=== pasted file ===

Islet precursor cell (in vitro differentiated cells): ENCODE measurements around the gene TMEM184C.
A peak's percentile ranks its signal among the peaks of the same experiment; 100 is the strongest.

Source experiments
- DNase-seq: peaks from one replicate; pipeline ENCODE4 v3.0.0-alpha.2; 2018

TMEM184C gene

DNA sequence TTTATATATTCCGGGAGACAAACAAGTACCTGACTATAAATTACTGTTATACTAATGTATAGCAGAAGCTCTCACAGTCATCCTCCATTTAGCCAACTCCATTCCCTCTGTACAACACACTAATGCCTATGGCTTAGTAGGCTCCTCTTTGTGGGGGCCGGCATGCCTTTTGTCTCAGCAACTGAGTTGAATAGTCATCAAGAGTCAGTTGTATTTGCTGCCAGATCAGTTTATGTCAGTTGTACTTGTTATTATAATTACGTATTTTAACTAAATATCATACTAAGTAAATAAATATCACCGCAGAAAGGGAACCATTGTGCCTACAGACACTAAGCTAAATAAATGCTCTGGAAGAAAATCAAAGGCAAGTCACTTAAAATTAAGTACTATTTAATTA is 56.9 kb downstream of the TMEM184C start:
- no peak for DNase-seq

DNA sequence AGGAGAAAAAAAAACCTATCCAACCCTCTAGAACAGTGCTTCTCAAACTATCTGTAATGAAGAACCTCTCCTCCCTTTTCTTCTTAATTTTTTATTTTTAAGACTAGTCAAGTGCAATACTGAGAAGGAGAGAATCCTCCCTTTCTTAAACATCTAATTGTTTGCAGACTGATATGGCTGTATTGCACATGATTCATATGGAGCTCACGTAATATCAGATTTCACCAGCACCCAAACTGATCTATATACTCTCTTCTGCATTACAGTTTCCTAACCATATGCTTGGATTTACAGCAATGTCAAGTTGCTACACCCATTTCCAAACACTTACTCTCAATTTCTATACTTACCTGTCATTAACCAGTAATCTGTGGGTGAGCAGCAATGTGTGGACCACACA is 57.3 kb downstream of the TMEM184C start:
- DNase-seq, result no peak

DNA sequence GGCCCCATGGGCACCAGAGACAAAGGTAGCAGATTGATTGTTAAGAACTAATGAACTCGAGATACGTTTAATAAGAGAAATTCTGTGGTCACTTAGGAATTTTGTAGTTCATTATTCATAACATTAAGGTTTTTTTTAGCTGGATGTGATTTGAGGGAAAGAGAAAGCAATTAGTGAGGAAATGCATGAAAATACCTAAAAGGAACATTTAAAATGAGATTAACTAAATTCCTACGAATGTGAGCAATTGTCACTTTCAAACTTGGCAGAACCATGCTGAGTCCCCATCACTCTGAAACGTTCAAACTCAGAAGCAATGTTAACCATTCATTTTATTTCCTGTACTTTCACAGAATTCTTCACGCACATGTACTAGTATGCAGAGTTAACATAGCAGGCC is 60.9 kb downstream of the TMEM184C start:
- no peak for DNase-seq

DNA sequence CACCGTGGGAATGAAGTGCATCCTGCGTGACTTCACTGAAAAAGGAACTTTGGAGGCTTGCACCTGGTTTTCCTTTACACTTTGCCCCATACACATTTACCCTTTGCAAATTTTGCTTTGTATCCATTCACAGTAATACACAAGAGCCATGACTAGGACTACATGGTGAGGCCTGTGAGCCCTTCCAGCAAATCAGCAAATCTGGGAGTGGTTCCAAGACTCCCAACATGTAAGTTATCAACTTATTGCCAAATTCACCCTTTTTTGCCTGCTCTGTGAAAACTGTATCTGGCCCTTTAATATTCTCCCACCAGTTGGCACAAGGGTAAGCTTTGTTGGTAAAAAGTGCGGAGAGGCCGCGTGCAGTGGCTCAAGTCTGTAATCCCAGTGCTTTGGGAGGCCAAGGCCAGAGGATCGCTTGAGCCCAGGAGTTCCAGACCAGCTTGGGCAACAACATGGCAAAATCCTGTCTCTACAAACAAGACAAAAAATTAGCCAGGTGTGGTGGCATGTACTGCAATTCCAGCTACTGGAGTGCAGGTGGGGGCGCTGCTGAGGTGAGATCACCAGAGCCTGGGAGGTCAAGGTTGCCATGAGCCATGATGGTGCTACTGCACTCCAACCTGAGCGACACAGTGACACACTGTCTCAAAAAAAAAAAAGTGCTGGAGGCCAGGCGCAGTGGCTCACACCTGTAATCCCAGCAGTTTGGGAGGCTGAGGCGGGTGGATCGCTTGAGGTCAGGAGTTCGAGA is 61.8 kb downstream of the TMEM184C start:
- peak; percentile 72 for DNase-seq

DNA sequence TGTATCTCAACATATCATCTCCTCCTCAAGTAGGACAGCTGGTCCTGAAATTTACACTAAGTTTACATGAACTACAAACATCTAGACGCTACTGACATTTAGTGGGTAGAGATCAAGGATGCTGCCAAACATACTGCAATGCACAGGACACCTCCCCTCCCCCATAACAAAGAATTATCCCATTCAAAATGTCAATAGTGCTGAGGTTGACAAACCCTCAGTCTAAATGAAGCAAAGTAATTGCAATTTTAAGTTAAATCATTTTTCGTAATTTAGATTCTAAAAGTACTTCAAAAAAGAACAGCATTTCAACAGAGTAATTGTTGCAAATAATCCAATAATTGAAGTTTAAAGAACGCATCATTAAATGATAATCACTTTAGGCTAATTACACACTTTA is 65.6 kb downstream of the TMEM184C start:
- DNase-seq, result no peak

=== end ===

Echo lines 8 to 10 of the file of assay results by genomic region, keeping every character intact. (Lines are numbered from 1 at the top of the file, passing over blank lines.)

DNA sequence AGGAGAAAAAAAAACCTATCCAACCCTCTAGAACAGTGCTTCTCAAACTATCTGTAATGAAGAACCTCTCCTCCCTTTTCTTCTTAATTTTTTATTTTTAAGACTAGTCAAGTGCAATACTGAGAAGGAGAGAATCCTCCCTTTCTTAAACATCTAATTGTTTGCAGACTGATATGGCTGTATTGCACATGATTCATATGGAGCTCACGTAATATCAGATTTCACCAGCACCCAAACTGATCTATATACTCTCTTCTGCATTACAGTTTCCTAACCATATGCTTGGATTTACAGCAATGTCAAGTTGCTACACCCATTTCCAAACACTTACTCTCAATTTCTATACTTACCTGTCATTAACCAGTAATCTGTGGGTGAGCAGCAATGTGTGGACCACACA is 57.3 kb downstream of the TMEM184C start:
- DNase-seq, result no peak

DNA sequence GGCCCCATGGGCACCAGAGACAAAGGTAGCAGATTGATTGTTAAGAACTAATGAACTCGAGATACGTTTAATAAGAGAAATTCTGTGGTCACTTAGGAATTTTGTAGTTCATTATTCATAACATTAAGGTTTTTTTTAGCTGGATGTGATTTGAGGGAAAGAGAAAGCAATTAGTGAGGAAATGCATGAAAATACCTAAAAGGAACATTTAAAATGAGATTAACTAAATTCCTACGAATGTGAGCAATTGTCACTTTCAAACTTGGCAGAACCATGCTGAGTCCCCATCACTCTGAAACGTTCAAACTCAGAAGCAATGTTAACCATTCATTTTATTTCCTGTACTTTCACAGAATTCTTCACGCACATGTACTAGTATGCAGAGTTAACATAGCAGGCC is 60.9 kb downstream of the TMEM184C start: